character that provides some basic stat increases and improvements to
their hit points and magic points, but it is largely the different
spheres and armor that will augment character statistics.
players get more and more of these spheres they can be placed on
different grids, dubbed the Garment Grid System, with slots in them
where the spheres can be placed. These
provide a path players have to follow when switching from one class to
another in battle, preventing you from simply changing from a Warrior to
a White Mage on a whim (though players can change classes however they
like when not in battle). It
could take one or two turns to switch to your desired class in the heat
of battle, as you are forced to follow the path left on the card.
Because of this players are really forced to consider a number of
things as they work through the game.
Firstly, and most obviously, players will need to decide the best
way to distribute their spheres across the grid, secondly what classes
to specialize their characters in so they donít have to move too far
across the grid to change to a different class, and thirdly to be
prepared by being in the appropriate classes for upcoming challenges
before battle even begins. It
does require a lot of strategizing, and could prove aggravating to some,
but still increase the enjoyment of the game immensely as you learn the
ropes to the Garment Grid.
What may really knock players for a loop in Final Fantasy X-2 is how incredibly non-linear it is compared to previous Final Fantasy games, or even to console RPGs in general. The game is divided up into chapters that keep the game moving along, but players can go about as they please within each chapter instead of being taking by the hand from point A to B to C like in past Final Fantasies. The game gives you instant access to any region in Spira right from the start so there are tons of mini-quests players can go on at any given time instead of going from one objective to the next to complete the game. Itís all done in an easy to understand manner, as players will have no doubt as to what they need to do to keep the main quest moving forward, only that now they have a number of other missions that they can embark on at their leisure in each chapter if they feel like walking off the beaten path and learning more about how the world has changed since the passing of Sin, some of which cannot even be completed until going through the game a second time in Game + mode.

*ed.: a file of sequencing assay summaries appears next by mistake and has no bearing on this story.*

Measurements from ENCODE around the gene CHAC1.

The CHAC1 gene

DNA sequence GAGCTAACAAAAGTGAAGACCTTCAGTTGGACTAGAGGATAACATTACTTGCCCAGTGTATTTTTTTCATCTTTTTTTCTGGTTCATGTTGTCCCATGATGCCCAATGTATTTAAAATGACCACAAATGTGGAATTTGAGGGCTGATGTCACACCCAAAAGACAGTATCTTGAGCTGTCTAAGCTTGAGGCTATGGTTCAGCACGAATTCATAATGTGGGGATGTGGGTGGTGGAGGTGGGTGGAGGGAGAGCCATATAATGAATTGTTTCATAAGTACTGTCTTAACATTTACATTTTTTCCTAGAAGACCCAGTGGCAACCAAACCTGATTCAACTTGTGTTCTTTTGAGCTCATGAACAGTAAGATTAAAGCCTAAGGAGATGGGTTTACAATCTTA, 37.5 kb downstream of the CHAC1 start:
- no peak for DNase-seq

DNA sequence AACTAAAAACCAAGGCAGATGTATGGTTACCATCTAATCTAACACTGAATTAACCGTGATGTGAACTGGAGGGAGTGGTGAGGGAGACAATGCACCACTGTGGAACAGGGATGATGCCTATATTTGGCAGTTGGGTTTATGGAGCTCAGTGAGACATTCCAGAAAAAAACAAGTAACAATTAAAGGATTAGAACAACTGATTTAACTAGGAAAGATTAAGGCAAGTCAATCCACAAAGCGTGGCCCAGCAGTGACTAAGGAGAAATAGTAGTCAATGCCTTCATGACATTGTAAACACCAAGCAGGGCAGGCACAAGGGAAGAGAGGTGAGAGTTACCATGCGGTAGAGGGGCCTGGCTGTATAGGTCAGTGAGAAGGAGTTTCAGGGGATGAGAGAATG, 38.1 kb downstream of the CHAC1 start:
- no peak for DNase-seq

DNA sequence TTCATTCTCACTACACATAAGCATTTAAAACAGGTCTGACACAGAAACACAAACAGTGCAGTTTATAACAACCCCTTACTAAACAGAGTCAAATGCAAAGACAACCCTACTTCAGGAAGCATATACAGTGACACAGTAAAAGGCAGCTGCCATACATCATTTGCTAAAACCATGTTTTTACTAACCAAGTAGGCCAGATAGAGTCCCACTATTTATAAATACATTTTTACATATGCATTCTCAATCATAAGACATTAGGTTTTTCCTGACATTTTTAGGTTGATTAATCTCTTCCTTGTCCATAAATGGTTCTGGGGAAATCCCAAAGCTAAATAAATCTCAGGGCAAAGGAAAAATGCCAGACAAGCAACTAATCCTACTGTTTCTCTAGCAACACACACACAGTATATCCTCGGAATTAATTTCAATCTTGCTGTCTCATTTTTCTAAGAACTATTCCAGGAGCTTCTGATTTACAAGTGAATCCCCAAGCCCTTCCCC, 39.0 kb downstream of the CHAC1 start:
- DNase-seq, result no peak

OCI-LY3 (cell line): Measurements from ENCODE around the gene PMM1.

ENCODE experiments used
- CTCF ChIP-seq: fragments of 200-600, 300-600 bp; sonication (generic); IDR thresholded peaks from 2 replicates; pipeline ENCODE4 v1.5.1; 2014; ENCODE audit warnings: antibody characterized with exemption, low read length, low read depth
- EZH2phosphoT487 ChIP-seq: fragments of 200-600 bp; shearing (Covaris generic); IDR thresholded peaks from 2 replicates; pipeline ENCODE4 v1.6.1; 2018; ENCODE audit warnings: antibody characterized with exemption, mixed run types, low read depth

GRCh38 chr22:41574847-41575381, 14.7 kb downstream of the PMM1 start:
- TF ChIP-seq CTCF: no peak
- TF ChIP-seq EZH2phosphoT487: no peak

one area that hasnít improved in Final Fantasy X-2 over its
predecessor is its presentation, and understandably so considering that
it runs on the same engine as Final Fantasy X.
That being said itís easy to see that the engine hasnít aged
a day and it goes to show just how talented the team that developed
Final Fantasy X are in that Final Fantasy X-2 can easily stand
toe-to-toe with many current Playstation 2 titles in the Visual
Splendour department. The
visuals are just as crisp and full of detail as ever with smooth
animation, and some beautiful cut scenes to boot.
People looking for some eye candy will be quite pleased by what
they see in Final Fantasy X-2.
speaking, there is a lot to enjoy here too.
Despite some decidedly poppy moments, which wonít be for
everybody, there are quite a few catchy tunes in the game that add a lot
to the experience. On top
of this the ambient effects of the sound effects help to enhance the
game considerably. The
voice acting is an improvement over Final Fantasy X, largely due to
better written dialogue this time out and the way that the game isnít
overly serious. There are
still some points where the voice acting can get a bit rough, but by in
large itís a big step forward over its predecessor.
all of the skepticism and doom-saying that surrounded Final Fantasy X-2
leading up to its release that it would be a copout cash grab, it has
turned out to be a great game. Itís
refined battle system, the use of a job system, and a much more
palatable story make it well worth checking out for fans of console RPGs.
February 7, 2004